Although suffering a relapse soon after visiting, Phoenix is now confirmed healthy. Tammy said the sense of support and love that the Kasper and Oshkosh family has provided has been inspirational.

“Brett is an amazing person inside and out, and to see her have this person to look up to is just wonderful,” Tammy said. “It warms my heart. From the first moment her and Brett met, you could just see the admiration she had for him. His demeanor is so loving and kind and gentle that he was just so approachable. She had already known he was her hero before they even met.”

Achieving greatness

Despite missing the playoffs for the second-straight year in 2014, the following season proved otherwise. With Kasper at the helm during his sophomore season in 2015, the Titans managed to go undefeated in conference play to become WIAC champions and make the team’s first playoff appearance since 2012.

Although being forced to leave a game against UWW with an injury and missing the next game too, Brett still managed 12 starts. His season totals of 27 touchdowns, 2,968 total yards and 247.3 yards per game was enough to win WIAC Offensive Player of the Year.

The Titans managed to make it to the quarterfinal round of the Division III championship tournament before falling to Whitewater by a score of 31-29 in Titan Stadium. Brett said although the loss was difficult, he knew they were on their way to a special season.

“My junior season was a lot different because we didn’t know exactly how it would go because we knew we had the pieces, we just didn’t know how good we could be,” Brett said.

Unknown to Brett at the time was that the 2016 team would end up being so good it would not only make it to its first semifinal game but to the first Stagg Bowl for the program.

The Titans entered the playoffs as a wildcard with a conference record of 6-1 after losing in Whitewater. However, the team was dealt fortunate circumstances that allowed them to only have to travel once in the quarterfinals to face St. Thomas.

Defeating the Tommies 34-31 in a game where Brett threw three touchdowns, the only obstacle left in UWO’s way to earning a berth to the Stagg Bowl was John Carroll.

With the more impressive schedule and after defeating John Carroll earlier in the season, the Titans were able to host and eventually win, 10-3.

Although falling short in the Stagg Bowl to Mary Hardin-Baylor, 10-3, Brett said the experience was something he won’t soon forget.

“I never pictured myself even getting to the Stagg Bowl,” Brett said. “Being in Salem for the week and just taking it all in was amazing. We took it all in and had a lot of fun.”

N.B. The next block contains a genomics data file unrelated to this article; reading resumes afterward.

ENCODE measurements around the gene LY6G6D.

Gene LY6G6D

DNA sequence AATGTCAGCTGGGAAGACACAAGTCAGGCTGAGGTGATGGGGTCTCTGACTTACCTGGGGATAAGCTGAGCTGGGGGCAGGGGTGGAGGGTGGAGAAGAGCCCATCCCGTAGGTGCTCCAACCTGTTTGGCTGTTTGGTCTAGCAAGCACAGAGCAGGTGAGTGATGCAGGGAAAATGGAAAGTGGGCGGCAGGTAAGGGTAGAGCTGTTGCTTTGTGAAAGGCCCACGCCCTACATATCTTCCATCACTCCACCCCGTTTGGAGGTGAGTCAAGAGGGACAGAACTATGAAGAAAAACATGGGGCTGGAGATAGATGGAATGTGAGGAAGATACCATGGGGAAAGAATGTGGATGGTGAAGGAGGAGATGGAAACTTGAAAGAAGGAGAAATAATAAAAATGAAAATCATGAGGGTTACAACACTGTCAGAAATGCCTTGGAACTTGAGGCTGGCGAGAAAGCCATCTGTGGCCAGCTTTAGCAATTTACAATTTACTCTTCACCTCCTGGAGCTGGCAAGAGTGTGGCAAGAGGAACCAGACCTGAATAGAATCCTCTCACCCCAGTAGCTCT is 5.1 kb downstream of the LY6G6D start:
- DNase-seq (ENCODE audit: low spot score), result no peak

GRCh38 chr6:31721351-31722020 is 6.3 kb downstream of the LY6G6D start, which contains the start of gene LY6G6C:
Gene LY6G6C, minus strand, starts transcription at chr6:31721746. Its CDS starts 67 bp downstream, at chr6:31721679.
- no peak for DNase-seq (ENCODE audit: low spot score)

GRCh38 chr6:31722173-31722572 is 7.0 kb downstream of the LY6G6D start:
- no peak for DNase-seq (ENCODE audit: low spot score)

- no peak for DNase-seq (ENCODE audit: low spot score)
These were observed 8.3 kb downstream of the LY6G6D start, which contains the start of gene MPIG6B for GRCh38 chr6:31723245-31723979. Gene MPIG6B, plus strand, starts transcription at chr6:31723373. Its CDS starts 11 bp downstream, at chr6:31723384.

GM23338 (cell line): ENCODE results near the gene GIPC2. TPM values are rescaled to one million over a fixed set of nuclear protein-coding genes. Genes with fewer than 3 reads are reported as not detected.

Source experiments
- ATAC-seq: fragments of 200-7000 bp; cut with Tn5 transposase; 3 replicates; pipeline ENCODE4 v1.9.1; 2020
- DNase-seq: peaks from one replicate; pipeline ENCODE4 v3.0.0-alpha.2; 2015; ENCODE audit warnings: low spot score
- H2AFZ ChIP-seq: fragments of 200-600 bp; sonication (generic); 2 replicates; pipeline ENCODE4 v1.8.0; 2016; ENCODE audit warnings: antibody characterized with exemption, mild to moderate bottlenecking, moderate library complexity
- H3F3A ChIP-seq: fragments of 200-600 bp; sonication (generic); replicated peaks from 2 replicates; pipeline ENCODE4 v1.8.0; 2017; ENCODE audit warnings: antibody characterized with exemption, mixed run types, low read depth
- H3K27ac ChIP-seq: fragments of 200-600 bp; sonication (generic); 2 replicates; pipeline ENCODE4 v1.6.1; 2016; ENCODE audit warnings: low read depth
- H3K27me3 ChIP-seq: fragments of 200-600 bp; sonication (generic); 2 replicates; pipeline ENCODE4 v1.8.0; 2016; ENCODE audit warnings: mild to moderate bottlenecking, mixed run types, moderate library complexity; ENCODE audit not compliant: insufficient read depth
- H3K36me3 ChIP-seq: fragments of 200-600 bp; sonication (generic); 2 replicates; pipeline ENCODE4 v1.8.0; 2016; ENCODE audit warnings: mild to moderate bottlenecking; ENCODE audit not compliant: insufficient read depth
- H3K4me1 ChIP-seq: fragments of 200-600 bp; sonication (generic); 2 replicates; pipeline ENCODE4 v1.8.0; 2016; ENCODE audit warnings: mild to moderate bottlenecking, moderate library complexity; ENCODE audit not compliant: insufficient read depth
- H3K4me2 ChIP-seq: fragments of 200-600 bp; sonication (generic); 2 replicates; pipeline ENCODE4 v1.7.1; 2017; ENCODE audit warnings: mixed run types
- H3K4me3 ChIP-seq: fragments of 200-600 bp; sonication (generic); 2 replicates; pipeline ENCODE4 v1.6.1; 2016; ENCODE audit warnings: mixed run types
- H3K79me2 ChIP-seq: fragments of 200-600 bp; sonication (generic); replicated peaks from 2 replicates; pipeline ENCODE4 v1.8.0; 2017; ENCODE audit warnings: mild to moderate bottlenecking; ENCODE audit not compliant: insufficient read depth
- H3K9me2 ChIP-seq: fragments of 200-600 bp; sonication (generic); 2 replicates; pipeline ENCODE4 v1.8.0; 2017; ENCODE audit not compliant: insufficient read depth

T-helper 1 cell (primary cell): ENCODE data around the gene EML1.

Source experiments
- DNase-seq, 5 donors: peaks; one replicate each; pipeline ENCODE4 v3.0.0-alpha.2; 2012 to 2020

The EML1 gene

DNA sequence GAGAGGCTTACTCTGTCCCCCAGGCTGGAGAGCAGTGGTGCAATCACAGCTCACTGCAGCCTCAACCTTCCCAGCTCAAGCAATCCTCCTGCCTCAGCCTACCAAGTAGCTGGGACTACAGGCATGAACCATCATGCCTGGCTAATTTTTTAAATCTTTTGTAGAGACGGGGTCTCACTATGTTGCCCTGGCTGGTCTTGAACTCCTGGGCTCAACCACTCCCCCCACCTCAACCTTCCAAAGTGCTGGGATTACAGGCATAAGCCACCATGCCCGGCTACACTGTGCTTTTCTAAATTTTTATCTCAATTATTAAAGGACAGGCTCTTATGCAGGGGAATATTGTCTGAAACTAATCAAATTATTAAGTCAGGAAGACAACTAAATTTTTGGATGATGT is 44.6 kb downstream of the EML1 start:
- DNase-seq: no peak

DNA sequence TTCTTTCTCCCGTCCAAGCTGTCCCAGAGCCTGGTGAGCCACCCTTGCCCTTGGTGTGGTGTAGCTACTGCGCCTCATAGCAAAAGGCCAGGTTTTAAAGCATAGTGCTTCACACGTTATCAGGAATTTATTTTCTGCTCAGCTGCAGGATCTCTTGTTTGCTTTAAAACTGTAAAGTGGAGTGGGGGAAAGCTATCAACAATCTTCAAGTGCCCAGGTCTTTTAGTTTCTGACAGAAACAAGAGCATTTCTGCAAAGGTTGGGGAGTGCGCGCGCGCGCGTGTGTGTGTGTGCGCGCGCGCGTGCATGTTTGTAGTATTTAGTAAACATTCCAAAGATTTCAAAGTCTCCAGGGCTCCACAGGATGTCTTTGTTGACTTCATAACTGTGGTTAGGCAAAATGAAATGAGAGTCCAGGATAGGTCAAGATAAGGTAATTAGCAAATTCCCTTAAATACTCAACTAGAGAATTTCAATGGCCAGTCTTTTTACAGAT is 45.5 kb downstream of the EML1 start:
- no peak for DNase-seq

Despite falling short of their goal of returning to the Stagg Bowl in 2017 after losing in the semifinal round to Mount Union, the 12-1 Titans were still able to leave their mark.

Finishing his career with a WIAC record passing efficiency of 161.8, Brett is second all time in WIAC passing yards with 9,786 and third all time in the conference with 89 touchdowns.

Even with rewriting the history books and being the Gagliardi Trophy winner of 2017, Brett still said what he will cherish is the sense of community the program has provided him with the most.

“Having the individual success and getting the awards is awesome, but just having the team success behind it is what means the most to me,” Brett said. “We don’t have much of an offseason. The only time we get to celebrate is after a win, and being able to do that with the guys is something I’m going to miss and remember forever.”

As for his mother, the moment Linda said really stood out to her and put it all into perspective came during the Gagliardi Trophy ceremony, Brett’s final event as a Titan.

“Brett was sitting next to me on my left and coach [Luke] Venne was next to him and the two of them never stopped talking,” Linda said. “I just admired that so much. The next day I talked to Luke and he said Brett had always sat in the same spot for team meetings and he always had the same Two Rivers mug with him, and Luke said, ‘When I came into the office the other day and that Two Rivers mug was gone, it hit me. He’s gone. Brett’s done.’”

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End of an era